Halogen – alkene addition reaction

doc b oil notes Used as a test for alkenes: Hydrocarbons are colourless. Bromine dissolved in water or trichloroethane solvent forms an orange (yellow/brown) solution. When bromine solution is added to both an alkane or an alkene the result is quite different. The alkane solution remains orange – no reaction. However, the alkene decolourises the bromine as it forms a colourless dibromo–alkane compound – see equations below.

Ex 1. doc b oil notes doc b oil notes doc b oil notesarrow doc b oil notes.... or

  doc b oil notes doc b oil notes doc b oil notes doc b oil notes doc b oil notes

ethene + bromine ==> 1,2–dibromoethane

Ex 2. doc b oil notes doc b oil notes doc b oil notes doc b oil notes doc b oil notes.... or

  doc b oil notes doc b oil notes doc b oil notes doc b oil notes doc b oil notes

propene + bromine ==> 1,2–dibromopropane

Ex 3. alkenes structure and naming (c) doc b doc b oil notes doc b oil notes doc b oil notes (c) doc b

cyclohexene + bromine ==> 1,2–dibromocyclohexane

Index of all my notes on halogenoalkanes


Advanced A level chemistry: Organic Halogen Compound page links


PLEASE NOTE GCSE Level GROUP 7 HALOGENS NOTES are on a separate webpage

INORGANIC Part 9 Group 7/17 Halogens sub–index: 9.1 Introduction, trends & Group 7/17 data * 9.2 Halogen displacement reaction and reactivity trend  * 9.3 Reactions of halogens with other elements - halides * 9.4 Reaction between halide salts and conc. sulfuric acid * 9.5 Tests for halogens and halide ions * 9.6 Extraction of halogens from natural sources * 9.7 Uses of halogens & compounds * 9.8 Oxidation & Reduction – more on redox reactions of halogens & halide ions * 9.9 Volumetric analysis – titrations involving halogens or halide ions * 9.10 Ozone, CFC's and halogen organic chemistry links * 9.11 Chemical bonding in halogen compounds * 9.12 Miscellaneous aspects of halogen chemistry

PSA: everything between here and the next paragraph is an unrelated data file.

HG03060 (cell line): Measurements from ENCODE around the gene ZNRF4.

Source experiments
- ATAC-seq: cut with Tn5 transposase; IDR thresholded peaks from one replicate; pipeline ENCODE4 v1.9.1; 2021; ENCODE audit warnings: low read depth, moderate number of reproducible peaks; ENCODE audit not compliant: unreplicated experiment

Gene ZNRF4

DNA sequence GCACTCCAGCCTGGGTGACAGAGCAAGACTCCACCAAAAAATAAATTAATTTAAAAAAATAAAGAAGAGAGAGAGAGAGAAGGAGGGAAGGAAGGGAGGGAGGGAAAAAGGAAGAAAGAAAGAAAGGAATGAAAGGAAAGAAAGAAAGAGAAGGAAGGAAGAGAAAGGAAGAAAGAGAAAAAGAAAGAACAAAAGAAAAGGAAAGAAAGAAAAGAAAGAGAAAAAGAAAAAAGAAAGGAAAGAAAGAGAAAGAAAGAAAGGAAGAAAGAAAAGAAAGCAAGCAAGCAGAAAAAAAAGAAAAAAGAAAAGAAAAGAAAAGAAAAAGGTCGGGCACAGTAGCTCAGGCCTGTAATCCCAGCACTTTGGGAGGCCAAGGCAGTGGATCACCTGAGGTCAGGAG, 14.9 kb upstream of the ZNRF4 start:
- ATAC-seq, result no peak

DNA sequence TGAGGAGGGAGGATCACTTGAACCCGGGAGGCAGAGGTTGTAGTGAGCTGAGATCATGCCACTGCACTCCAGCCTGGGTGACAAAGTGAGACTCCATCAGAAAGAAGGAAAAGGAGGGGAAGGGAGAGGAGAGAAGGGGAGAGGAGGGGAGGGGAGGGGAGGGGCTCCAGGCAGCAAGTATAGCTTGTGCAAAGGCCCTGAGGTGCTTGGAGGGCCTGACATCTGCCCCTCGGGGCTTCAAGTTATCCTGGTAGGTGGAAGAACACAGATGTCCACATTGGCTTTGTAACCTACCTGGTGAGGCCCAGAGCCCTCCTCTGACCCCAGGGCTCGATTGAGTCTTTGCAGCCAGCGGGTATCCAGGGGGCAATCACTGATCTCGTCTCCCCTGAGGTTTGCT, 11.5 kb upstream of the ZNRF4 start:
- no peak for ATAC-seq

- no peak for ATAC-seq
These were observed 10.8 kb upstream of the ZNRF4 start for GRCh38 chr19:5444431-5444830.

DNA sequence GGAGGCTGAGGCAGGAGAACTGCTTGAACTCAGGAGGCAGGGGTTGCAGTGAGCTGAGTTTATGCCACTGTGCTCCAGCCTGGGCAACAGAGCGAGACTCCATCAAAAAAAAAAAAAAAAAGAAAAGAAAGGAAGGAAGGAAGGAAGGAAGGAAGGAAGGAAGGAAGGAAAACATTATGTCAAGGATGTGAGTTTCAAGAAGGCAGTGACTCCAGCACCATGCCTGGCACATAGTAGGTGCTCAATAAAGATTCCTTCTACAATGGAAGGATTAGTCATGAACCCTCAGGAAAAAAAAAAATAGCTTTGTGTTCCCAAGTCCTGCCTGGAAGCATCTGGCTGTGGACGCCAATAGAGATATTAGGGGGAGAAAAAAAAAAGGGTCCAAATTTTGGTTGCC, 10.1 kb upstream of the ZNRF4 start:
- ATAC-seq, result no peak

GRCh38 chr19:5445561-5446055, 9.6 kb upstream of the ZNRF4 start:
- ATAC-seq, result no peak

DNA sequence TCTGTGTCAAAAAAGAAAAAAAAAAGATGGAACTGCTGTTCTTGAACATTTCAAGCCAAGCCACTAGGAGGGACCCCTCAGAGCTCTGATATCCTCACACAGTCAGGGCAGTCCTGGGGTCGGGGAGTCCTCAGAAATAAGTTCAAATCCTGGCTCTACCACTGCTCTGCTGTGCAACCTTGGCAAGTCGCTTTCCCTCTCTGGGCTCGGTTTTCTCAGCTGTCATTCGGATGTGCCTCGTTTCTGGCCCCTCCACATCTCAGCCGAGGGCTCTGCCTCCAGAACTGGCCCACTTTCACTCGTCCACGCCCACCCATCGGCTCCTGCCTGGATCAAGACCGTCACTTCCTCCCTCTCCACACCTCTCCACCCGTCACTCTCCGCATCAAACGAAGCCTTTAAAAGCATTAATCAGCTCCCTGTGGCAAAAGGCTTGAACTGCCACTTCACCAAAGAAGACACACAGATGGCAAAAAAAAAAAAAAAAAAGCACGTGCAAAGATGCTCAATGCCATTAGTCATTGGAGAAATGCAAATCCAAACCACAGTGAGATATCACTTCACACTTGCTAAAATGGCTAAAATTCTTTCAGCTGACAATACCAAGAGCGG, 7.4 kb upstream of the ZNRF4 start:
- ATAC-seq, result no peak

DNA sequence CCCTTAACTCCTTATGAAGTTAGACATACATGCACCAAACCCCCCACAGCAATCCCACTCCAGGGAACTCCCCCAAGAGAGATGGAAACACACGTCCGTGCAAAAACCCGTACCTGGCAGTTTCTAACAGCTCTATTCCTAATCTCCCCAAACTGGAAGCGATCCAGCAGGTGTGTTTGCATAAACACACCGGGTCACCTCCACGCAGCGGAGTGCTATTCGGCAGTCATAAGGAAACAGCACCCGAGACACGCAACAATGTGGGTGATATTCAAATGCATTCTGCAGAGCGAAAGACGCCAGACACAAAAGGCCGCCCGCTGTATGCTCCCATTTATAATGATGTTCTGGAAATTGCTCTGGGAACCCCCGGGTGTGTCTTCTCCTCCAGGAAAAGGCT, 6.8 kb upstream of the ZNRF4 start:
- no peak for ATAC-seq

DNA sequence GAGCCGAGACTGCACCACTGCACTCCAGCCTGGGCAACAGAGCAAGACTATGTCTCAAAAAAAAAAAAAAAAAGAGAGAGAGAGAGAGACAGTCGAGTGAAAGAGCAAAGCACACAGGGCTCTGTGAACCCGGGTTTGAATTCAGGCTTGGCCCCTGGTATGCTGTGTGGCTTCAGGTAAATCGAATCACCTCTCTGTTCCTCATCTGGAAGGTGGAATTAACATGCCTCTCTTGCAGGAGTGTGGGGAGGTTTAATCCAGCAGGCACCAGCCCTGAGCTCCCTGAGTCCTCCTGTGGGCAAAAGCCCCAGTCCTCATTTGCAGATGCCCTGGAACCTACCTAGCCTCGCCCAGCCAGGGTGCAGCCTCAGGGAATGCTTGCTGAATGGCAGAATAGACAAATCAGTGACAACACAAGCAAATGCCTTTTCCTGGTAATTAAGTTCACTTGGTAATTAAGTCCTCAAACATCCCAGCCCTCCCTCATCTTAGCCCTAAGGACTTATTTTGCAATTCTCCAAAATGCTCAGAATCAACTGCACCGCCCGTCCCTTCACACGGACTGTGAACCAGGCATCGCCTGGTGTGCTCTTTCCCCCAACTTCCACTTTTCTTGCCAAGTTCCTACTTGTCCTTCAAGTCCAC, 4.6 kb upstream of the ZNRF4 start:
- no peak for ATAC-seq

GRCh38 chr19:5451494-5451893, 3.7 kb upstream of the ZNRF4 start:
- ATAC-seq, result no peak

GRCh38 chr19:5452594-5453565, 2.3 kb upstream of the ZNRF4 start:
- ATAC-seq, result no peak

Advanced Level Inorganic Chemistry Periodic Table Index: Part 1 Periodic Table history Part 2 Electron configurations, spectroscopy, hydrogen spectrum, ionisation energies * Part 3 Period 1 survey H to He * Part 4 Period 2 survey Li to Ne * Part 5 Period 3 survey Na to Ar * Part 6 Period 4 survey K to Kr and important trends down a group * Part 7 s–block Groups 1/2 Alkali Metals/Alkaline Earth Metals * Part 8  p–block Groups 3/13 to 0/18 * Part 9 Group 7/17 The Halogens * Part 10 3d block elements & Transition Metal Series * Part 11 Group & Series data & periodicity plots

Group numbering and the modern periodic table

The original group numbers of the periodic table ran from group 1 alkali metals to group 0 noble gases (= group 8). To account for the d block elements and their 'vertical' similarities, in the modern periodic table, group 3 to group 0/8 are numbered 13 to 18. So, the halogen elements are referred to as group 17 at a higher academic level, though group 7 is still used, usually at a lower academic level.